“Every time a newspaper dies, even a bad one, the country moves a little closer to authoritarianism; when a great one goes, like the New York Herald Tribune, history itself is denied a devoted witness.”
— Richard Kluger, journalist for the Wall Street Journal, New York Post and the last literary editor for the New York Herald Tribune; Pulitzer Prize winner and book publisher.
Tina Valentino is the Editor/Publisher
It nearly killed me to hand the cashier four dollars for two copies of the last issue of the Proviso Herald since they have been reading me for free for years. But, when the last issue hit newsstands on December 23, 2010, I felt compelled—not to be confused with sentimentality—to shell out the money. The compulsion evolved into wasting half a tank of gas trying to find the retiring rag because the Pioneer office would only tell me that copies are available at “gas stations and convenience stores.” In the end, after a chilly, unnecessary tour of Proviso Township, the cost of two copies was closer to $30 in unleaded premium. With the farewell, pre-Christmas issue, readers were gifted the additional aggravation of driving aimlessly through the seven towns in which they claimed to circulate.
In my heart, I feel like Richard Kluger. The demise of any newspaper is the loss of a “witness,” another set of eyes on elected officials, events, even disasters. A flip through the final issue is evidence that an operation as personnel-packed as Pioneer Press afforded the kind of coverage of people and events that this area may never see again. Local sports news will be sidelined; arts and entertainment may experience an eternal intermission; garage sales will be reduced to streamers and homemade signs littering up every corner. And without that nosy neighbor lurking around every corner, Bellwood, Hillside, Berkeley, Maywood, Broadview, Melrose Park and Stone Park finally have Gladys Kravitz off their backs and the weekly worry of seeing negative headlines off their minds. And, an insatiable advertising hog, the Herald somehow managed to lure the biggest and smallest businesses into its tangled web of high prices and poor circulation.
No doubt I am thrilled for Charles Smith, Janice Mitchell-Bolling, the Watson family, Maywood Fine Arts, Dorothy Lane Thomas, Northica Stone and the flicker of folks who were justly featured in past issues of the Proviso paper. It takes money and manpower to be everywhere. Not surprisingly, the issue was thick on ads and thin on substance except for the Opinion page. While I am obviously not thrilled that some may lose their jobs because of the downsizing, I haven’t been able to shed a tear yet for the publication that, disguised as a “watchdog,” has embarrassed good people, shredded reputations and made a small fortune out of bashing Melrose Park—something Melrose Park can do all by itself. There were probably more tears shed at the end of the Proviso Star-Sentinel era than there were on December 23rd.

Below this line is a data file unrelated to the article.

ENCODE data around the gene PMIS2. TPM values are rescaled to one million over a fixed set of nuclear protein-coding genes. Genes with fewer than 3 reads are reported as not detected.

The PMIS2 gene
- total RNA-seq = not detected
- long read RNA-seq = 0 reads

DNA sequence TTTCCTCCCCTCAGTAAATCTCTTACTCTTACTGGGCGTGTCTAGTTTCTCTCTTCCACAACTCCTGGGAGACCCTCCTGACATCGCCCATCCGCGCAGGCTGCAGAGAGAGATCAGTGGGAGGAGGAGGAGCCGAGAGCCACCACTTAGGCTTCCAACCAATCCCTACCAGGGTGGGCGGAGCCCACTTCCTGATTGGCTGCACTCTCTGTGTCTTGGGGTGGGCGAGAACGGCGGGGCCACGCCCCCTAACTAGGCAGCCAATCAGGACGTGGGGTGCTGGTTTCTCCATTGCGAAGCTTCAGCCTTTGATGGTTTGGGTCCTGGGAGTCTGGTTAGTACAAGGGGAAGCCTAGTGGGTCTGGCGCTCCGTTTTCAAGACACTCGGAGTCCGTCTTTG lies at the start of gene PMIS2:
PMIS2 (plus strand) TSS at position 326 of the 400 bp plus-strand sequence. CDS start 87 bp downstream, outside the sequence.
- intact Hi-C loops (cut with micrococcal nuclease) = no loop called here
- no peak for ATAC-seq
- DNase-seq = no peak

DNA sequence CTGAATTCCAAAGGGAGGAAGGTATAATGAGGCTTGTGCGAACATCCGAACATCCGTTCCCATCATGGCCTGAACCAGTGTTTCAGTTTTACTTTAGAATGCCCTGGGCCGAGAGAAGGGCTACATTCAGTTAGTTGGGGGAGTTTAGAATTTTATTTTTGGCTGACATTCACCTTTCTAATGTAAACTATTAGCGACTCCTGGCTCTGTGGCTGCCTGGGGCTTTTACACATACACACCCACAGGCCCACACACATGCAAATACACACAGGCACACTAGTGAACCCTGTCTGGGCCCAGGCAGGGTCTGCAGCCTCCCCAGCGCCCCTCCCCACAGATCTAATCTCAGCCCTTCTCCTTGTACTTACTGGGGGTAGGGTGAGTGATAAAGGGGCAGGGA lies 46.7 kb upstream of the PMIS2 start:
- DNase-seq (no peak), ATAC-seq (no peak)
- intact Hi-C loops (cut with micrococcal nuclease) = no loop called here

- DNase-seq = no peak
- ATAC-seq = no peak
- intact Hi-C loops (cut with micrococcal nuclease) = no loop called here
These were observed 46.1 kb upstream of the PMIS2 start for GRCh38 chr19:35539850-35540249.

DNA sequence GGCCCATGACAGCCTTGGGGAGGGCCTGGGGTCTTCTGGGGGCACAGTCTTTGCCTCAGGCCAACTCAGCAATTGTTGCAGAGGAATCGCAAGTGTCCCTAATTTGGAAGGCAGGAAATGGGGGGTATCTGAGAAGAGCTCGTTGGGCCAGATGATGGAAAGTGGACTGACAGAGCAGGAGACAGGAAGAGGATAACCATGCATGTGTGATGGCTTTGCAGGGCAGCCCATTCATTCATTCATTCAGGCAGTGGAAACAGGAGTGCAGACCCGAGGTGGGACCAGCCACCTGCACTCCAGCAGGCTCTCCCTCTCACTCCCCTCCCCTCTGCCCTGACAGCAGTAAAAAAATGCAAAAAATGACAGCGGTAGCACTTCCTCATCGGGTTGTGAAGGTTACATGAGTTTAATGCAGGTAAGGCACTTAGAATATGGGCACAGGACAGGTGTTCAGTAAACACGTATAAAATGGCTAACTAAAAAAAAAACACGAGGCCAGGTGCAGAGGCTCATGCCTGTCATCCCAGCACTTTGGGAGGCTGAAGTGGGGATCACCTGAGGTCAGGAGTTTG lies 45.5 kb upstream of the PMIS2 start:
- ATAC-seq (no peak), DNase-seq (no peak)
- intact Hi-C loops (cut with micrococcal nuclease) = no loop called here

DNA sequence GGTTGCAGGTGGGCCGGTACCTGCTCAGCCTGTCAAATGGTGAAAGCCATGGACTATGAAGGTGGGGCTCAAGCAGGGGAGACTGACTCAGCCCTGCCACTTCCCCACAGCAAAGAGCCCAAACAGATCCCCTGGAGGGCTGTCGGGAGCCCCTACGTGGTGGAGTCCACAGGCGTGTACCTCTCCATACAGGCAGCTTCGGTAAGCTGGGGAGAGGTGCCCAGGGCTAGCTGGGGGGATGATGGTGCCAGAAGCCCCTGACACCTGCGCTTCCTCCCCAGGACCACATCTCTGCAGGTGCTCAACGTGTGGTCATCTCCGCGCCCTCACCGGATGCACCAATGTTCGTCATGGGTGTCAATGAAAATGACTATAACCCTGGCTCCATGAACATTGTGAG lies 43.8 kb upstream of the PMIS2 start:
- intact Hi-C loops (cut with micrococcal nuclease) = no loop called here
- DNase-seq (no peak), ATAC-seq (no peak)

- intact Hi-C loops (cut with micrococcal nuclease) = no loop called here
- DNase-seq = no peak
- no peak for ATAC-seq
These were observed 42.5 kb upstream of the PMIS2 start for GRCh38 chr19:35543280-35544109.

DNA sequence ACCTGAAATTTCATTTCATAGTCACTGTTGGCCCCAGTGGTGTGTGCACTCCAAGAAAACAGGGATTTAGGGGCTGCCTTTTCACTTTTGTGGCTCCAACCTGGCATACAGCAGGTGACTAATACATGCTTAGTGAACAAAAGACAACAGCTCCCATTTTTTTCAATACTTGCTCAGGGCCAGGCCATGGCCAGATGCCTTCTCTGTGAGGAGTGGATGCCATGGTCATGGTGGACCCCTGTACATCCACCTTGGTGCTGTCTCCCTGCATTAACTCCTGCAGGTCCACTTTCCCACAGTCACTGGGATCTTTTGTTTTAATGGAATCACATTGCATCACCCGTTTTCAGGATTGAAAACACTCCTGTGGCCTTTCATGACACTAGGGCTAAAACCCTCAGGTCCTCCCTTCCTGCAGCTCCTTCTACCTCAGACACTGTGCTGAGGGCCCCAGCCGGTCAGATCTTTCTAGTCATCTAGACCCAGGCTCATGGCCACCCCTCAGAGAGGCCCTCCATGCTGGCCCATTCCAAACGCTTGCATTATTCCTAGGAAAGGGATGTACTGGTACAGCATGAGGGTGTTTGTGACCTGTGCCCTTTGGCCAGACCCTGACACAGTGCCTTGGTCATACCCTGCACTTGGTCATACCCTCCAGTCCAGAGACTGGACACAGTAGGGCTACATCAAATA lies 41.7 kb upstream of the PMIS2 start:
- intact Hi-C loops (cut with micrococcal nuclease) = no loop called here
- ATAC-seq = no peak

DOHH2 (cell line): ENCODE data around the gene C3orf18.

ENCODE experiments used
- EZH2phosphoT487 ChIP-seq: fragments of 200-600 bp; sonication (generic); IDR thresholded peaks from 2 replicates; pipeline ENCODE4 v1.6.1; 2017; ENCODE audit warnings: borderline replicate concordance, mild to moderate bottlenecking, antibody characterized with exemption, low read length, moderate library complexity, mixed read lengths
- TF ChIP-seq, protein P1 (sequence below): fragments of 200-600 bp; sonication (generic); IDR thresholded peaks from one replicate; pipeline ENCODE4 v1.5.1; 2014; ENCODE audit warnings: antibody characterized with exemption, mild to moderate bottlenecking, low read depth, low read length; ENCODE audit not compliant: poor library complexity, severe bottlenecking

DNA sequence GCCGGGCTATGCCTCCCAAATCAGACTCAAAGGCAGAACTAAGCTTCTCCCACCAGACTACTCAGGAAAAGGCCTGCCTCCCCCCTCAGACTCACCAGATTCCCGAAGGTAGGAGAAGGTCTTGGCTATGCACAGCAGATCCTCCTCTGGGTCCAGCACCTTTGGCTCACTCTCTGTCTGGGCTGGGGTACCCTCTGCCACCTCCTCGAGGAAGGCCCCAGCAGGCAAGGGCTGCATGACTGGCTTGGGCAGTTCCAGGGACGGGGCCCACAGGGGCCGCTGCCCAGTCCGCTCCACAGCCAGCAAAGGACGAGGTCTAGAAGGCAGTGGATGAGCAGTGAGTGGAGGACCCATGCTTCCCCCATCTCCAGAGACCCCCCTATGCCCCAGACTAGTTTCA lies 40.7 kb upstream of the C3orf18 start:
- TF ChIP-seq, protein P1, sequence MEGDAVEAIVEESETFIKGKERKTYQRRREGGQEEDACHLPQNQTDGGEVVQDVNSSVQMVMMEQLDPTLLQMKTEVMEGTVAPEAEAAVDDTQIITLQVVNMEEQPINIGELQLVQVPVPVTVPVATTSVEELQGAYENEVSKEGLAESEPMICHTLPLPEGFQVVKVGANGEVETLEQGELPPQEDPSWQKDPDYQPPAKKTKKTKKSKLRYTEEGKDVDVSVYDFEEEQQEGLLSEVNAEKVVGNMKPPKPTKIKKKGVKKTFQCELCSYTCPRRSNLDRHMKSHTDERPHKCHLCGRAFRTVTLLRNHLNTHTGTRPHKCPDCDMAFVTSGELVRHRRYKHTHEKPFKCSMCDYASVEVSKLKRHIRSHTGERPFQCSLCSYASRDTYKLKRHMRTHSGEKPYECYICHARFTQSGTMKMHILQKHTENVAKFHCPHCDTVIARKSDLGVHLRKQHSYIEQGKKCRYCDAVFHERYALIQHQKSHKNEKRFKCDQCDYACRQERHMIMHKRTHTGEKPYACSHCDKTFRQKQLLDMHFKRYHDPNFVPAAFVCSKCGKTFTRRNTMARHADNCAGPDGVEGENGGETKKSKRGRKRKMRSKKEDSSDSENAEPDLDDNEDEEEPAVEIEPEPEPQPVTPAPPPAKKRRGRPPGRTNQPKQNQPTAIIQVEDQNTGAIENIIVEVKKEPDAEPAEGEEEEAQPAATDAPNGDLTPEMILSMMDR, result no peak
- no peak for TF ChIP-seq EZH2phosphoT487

Erwin Knoll wrote: “Everything you read in newspapers is absolutely true, except for that rare story of which you happen to have first-hand knowledge,” and Pioneer made millions on the fact that few people had access to first-hand knowledge and so their scandalous stories sold like hotcakes. Well, not anymore. Perhaps we are, in fact, denied a witness; then again, perhaps we are provided, in this new year, an opportunity to prove that the Proviso Herald was not the “be-all and end-all.” May 2011 bring health and happiness to our readers and more great people and stories to our humble pages.
Tina Valentino is the Editor and Publisher of Neighbors, a FREE publication that spotlights the western suburbs and partners advertisers with award-winning stories. Neighbors Magazine – “Everyone has one” is distributed each month via high-traffic retail and/or commercial outlets throughout Bellwood, Berkeley, Elmwood Park, Forest Park, Franklin Park, Hillside, Maywood, Melrose Park, Northlake, North Riverside, Oak Park, River Forest, River Grove, Schiller Park, Stone Park and Westchester. www.neighborsmagazine.com